Google Vision AI

Google has been vague whether the review process was to be done manually or automatically through an AI. They have stated that a mixture of both has been implemented but provided no details.

Also, remember you can run photos through Google’s Vision AI to see if they are being flagged as inappropriate for an unforeseen reason. The Vision AI product provides information on what Google’s machines believe the contents of an image are, including the likelihood of the content containing an image disallowed by their algorithms.

GMB optimisation considered the most valuable local marketing service

In what should be a surprise to almost nobody in the online marketing space, a survey of 475 local marketing businesses concluded that GMB optimisation is by far the most valuable service a local marketer can provide. Factors which were taken into consideration included how much the business itself valued their different optimisation methods given their pricing, salaries of experts, and ROI for their clients.

According to the survey, the top five most valuable services are:

  1. Google My Business optimisation
  2. On-site optimisation
  3. Reputation management
  4. Citation management
  5. Website design

GMB optimisation is also the most frequently offered service or the sole service offered by companies if they have limited resources. This is a clear indication of priorities and what is most beneficial to clients. This is a change in trends from previous years where marketers focused less on GMB specifically and offered more traditional SEO. The value of optimising a business’s own website or other consumer touch points has gone down as GMB becomes more useful to users and used more ubiquitously.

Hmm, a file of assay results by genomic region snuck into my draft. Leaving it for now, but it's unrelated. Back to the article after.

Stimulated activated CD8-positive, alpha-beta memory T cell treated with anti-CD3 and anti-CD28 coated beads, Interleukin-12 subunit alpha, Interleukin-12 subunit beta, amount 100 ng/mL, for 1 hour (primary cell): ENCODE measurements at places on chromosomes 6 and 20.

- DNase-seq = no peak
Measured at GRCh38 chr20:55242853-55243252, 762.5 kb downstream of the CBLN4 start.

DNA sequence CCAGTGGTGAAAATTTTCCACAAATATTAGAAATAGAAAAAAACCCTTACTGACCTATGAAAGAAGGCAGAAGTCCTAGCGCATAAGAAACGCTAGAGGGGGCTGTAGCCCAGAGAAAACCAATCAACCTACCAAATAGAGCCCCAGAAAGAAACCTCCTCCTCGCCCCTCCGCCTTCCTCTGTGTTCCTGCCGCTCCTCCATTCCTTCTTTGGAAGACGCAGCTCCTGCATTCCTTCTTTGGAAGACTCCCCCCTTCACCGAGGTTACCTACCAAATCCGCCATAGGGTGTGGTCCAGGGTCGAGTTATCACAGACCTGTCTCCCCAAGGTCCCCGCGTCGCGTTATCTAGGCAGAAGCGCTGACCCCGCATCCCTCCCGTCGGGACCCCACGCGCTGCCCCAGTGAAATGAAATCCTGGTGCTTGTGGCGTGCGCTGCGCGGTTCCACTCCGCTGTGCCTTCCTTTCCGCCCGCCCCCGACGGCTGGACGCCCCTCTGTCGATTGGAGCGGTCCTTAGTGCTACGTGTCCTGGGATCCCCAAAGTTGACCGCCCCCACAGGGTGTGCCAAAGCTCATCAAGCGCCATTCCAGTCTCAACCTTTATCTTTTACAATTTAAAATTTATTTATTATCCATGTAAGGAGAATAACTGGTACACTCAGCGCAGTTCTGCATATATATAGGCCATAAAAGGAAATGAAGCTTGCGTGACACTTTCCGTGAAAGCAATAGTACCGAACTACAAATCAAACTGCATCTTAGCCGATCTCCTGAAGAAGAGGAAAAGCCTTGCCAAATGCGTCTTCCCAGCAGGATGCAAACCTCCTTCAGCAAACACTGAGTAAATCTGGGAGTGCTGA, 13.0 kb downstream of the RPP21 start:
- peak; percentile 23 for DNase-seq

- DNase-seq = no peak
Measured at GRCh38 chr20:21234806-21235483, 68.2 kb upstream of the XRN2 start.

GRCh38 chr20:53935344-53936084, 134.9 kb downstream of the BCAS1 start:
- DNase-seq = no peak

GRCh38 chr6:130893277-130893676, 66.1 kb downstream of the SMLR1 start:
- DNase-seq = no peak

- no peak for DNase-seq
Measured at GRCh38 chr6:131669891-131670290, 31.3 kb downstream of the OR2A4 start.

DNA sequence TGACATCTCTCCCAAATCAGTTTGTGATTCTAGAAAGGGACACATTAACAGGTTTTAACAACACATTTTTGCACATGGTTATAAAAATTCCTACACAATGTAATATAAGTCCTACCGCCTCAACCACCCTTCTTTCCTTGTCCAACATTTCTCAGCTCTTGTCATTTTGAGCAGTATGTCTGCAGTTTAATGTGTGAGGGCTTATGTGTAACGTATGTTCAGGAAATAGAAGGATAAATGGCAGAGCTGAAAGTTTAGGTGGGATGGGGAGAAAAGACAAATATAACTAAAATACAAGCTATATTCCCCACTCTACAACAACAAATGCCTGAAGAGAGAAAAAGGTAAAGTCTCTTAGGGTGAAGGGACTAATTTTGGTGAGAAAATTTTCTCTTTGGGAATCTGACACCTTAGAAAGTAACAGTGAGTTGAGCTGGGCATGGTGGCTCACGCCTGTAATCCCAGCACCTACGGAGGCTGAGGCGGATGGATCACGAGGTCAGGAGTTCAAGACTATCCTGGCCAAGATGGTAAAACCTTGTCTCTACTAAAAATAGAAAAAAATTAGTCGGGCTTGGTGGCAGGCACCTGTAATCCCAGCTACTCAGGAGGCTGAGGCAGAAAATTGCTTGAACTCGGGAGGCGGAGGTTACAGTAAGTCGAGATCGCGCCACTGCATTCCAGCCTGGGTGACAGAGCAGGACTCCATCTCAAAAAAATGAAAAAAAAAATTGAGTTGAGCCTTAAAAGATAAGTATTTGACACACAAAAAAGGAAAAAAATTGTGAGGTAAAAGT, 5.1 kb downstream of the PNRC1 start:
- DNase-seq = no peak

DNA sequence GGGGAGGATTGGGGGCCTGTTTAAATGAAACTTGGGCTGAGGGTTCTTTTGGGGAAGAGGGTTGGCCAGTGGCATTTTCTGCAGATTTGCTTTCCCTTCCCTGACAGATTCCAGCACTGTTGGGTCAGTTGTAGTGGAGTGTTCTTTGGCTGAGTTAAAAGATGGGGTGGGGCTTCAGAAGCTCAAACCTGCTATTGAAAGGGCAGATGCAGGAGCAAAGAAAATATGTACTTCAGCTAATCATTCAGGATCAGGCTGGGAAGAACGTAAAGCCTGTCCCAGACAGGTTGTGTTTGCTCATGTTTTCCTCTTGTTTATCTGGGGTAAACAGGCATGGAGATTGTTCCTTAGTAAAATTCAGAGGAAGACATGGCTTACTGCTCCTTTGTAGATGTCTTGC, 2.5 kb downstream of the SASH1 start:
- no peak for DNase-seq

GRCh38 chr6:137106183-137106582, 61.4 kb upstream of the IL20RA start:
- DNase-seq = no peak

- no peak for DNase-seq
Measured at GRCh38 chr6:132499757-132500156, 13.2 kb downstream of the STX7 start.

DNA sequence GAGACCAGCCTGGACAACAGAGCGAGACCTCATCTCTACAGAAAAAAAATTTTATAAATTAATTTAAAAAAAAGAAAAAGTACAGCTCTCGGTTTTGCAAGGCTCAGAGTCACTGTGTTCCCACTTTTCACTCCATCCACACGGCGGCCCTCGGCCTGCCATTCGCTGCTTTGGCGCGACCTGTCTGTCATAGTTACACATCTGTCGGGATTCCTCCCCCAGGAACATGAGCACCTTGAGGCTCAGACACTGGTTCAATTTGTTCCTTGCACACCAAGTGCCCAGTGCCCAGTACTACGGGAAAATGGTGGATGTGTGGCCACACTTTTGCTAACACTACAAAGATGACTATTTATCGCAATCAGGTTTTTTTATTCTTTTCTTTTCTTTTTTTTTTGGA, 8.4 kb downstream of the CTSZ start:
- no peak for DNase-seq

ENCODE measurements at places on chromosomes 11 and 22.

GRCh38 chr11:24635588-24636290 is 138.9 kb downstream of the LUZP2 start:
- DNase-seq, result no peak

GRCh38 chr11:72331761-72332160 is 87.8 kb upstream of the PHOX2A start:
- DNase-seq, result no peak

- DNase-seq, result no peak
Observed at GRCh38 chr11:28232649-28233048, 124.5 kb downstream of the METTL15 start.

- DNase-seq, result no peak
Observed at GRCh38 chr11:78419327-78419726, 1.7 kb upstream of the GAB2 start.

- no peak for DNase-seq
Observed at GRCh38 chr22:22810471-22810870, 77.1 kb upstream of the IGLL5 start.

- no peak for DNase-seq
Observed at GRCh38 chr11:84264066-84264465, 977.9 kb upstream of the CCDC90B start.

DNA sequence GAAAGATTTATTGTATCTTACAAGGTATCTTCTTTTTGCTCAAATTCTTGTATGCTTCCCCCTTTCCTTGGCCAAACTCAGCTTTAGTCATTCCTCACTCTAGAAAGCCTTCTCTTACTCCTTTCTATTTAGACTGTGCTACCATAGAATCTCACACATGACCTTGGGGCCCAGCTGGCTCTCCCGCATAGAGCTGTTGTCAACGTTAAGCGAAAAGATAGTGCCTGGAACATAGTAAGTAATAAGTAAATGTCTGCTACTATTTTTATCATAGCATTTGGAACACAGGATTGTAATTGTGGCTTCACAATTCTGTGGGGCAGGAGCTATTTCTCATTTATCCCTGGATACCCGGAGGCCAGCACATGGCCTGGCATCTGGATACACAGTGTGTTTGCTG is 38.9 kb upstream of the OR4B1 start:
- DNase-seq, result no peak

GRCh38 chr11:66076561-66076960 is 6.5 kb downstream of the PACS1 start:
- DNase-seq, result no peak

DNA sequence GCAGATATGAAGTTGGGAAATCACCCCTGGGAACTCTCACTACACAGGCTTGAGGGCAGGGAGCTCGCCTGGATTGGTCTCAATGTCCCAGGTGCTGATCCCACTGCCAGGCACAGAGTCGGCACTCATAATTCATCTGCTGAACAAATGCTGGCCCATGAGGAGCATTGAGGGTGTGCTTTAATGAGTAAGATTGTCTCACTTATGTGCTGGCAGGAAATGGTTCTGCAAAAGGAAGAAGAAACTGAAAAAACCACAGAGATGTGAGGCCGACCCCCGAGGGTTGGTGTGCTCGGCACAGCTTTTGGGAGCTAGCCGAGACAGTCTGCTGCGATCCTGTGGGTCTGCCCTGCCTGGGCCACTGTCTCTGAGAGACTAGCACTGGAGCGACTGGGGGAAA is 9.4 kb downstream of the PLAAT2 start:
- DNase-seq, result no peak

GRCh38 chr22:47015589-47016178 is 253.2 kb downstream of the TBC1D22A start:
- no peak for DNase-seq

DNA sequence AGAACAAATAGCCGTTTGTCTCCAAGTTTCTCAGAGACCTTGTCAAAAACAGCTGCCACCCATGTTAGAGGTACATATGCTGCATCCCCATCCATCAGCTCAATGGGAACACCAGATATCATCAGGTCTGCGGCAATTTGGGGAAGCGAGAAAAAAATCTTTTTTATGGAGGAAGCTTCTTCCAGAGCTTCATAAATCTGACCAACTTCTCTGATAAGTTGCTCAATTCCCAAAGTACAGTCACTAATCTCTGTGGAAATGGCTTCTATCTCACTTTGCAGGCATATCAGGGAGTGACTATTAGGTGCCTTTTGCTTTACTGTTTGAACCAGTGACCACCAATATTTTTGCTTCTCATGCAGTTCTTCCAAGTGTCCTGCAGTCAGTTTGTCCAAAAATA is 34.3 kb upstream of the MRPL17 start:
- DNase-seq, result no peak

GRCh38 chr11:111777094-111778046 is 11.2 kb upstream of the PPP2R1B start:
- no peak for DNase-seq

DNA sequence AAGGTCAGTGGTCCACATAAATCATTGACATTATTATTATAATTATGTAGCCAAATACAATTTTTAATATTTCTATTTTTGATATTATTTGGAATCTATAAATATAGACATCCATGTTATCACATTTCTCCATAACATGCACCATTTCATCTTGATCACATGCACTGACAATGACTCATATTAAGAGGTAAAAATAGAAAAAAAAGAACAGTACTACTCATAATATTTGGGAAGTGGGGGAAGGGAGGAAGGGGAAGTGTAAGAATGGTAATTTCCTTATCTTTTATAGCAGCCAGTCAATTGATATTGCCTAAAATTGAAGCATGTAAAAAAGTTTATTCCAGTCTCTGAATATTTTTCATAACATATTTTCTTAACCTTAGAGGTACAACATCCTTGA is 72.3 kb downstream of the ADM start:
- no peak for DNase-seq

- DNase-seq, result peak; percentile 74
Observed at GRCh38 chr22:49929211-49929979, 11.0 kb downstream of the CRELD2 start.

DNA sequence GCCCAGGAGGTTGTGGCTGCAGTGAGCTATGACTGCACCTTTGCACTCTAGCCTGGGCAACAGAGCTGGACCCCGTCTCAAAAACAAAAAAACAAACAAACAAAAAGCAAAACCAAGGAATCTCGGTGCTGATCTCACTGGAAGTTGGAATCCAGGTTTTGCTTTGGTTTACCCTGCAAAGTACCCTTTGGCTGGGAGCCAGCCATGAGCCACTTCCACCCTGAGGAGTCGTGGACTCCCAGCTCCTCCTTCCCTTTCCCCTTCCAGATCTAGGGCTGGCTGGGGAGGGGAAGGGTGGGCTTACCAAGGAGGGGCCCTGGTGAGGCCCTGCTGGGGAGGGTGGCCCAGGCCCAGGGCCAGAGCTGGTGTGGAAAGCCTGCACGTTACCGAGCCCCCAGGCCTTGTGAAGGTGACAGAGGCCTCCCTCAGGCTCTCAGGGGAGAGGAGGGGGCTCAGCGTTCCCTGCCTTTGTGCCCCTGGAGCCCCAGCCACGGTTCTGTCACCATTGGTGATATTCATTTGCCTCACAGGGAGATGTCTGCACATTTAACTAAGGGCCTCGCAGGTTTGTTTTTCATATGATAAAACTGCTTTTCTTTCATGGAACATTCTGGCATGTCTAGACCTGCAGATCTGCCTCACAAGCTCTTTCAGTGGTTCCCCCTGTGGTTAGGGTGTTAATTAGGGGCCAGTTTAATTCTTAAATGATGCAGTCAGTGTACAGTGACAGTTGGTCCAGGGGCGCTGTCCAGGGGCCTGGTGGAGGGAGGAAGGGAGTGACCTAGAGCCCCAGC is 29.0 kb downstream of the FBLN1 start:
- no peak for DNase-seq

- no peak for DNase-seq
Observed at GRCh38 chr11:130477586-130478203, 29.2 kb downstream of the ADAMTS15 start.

Link building is one of the less frequently offered services, with only half of local marketers offering it. Citations are also becoming a decreasingly valuable and less differentiated service from marketers. Citation quality is significantly more important than citation quantity, making a large citation network a poor selling point for local marketers.

Google now showing “Specialists” tab in the Healthcare Knowledge Graph on mobile

There is an important search engine results page (SERP) update that could greatly increase the volume to medical listings on GMB. One in 20 Google searches are health-related, and Google knows it has a responsibility to serve the most accurate medical information for these 170 million-plus daily searches. With this in mind Google, has for years been working on its “Healthcare Knowledge Graph”. This includes an overview, symptoms, treatments, and is now introducing “Specialists”. It is more important than ever to ensure that medical facilities are listing their doctors so they can be eligible to show in Maps for these specialists-type searches.

A lot of patients don’t know what type of doctor they should seek for certain medical conditions. This update to Google’s health condition cards will help provide that direction, and will essentially close the loop on the digital patient journey. With this feature only appearing on mobile search results so far, it will be important to keep an eye on these condition cards as this could just be something Google is testing. Down the road, perhaps they’ll even incorporate a mechanism for scheduling appointments directly within these cards.

It is both very fortunate and very unfortunate this update was released during the COVID-19 outbreak. It is a better user experience for the flood of extra users making medical searches, but it is going to increase the number of hits for medical professionals that are already overburdened. Given this is a new feature, healthcare businesses may not be familiar with how to optimise or utilise this new user touch point.